Self harm is something that many people feel uncomfortable talking about. It’s not Fight Club… we can talk about it. Talking about it may be the first step in finding alternative ways to cope.
When we hear the term self-harm we often think about someone deliberately cutting themselves. We also often think about this being a teenage girl issue. My experience is that boys, girls, men and women from all walks of life turn to self-harming behaviours as a way to cope. Self harm isn’t just cutting but can range from not taking care of yourself, risky behaviour, binge drinking, smoking, drugs, scratching, burning, scalding, hitting or punching yourself or objects.
People self harm for many different reasons and in many different ways. One person’s experience is likely to be very different to another’s.
Self harming behaviours can be a way of trying to manage overwhelming emotions. Most of us know how to take care of a physical wound but emotional wounds can be more difficult to manage or soothe.
People who self harm have described using it as a way to express feelings, take control, release emotional pain, make them feel something other than numbness or even to punish themselves for some perceived wrong doing or expression of self-loathing.
People describe feeling some relief after harming themselves but this is only temporary before the urge to do it again returns. Any relief felt can also quickly be replaced by feelings of shame or guilt.
Whilst harming yourself may be a way of dealing with emotional distress that has worked for you previously it is not the only way to cope. Confiding in someone you trust can be a first important step in finding help and support to learn other ways of managing your distress. You may want to reach out to others but find yourself hiding away or covering up. Keeping this secret can make you feel isolated and lonely. You may be fearful of reactions from those around you or afraid of being dismissed as attention seeking.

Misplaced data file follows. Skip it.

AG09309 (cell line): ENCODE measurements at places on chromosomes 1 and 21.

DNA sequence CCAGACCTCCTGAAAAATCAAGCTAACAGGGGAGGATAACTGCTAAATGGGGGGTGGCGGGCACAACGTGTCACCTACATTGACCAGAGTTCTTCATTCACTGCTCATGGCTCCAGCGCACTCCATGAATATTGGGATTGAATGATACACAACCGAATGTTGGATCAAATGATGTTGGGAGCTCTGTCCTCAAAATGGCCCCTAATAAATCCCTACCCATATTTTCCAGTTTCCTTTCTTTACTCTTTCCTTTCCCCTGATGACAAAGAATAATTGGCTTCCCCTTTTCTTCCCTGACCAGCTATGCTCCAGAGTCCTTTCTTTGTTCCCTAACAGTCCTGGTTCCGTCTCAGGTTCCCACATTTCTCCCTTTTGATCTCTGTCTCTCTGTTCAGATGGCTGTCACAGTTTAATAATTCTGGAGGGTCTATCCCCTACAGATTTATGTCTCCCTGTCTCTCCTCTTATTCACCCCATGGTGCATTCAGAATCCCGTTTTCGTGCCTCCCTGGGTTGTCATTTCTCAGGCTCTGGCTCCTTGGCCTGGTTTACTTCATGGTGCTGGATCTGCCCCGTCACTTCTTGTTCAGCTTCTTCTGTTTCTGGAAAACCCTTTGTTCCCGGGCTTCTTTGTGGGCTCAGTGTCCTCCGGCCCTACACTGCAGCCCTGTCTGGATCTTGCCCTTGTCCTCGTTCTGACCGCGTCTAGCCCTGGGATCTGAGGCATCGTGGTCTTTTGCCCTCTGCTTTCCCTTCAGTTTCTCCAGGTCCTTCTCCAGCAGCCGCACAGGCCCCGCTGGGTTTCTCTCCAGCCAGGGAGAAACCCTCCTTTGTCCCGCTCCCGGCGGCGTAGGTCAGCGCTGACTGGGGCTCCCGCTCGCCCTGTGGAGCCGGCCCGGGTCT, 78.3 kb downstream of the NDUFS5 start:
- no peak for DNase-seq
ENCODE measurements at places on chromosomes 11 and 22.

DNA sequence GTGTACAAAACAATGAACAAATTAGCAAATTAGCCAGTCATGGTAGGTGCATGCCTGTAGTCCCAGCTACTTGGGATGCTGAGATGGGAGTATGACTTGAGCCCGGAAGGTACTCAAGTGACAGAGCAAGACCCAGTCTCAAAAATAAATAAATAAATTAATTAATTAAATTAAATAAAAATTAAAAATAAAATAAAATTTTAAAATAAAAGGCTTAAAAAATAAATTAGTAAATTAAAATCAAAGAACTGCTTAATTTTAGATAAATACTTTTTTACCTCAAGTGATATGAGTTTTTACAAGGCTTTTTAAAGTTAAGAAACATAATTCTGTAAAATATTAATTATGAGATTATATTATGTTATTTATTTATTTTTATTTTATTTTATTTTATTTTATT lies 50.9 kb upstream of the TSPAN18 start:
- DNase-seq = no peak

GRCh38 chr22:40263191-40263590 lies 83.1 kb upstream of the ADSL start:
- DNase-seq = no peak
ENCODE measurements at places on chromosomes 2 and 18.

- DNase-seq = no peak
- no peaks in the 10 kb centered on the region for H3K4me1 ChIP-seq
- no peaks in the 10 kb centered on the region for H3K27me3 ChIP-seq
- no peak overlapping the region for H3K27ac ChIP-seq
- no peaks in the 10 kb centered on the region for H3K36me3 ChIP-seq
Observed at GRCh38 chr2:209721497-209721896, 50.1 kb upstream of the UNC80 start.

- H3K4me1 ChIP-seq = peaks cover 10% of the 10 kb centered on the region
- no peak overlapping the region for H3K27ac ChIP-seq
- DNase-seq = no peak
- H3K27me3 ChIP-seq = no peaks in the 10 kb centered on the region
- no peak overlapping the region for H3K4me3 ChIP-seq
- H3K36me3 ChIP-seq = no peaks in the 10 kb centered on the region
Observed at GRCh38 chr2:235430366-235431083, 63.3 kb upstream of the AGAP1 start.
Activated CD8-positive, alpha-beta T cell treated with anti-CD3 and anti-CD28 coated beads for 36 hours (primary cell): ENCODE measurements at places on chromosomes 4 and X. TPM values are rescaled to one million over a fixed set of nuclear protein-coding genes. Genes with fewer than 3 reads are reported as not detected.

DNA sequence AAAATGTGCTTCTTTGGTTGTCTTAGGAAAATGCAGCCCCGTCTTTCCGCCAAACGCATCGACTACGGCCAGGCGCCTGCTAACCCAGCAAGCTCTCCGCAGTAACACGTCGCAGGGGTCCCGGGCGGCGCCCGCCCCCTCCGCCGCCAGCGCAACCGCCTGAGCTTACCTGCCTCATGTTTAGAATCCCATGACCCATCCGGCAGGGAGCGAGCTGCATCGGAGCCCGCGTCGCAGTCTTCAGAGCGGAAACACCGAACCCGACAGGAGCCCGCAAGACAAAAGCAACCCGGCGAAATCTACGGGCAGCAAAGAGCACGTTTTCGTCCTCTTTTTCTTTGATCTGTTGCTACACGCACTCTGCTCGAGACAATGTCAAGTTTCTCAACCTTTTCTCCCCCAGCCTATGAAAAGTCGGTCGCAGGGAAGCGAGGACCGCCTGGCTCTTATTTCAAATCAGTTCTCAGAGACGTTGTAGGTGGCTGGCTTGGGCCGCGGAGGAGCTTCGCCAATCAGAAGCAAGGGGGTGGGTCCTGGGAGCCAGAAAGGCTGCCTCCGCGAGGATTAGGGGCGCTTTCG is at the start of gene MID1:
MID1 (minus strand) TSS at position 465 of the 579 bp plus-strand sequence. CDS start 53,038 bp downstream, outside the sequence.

My experience of working with and knowing people in my own life who have turned to self harm as a way to cope, is that they do need someone to see and understand how distressed they are.
Counselling can be that step taken to finding some understanding about why you are harming yourself, what the triggers and risk factors are for you and to explore alternative ways of dealing with emotional distress. I will not shy away from talking about this and will not tell you that you must stop. Whilst finding alternative ways to deal with distress we can discuss how you can keep yourself safe. Self harm can change to self care.
If you read this and would like to talk about your own self harming behaviours or those of your loved ones, I want to listen.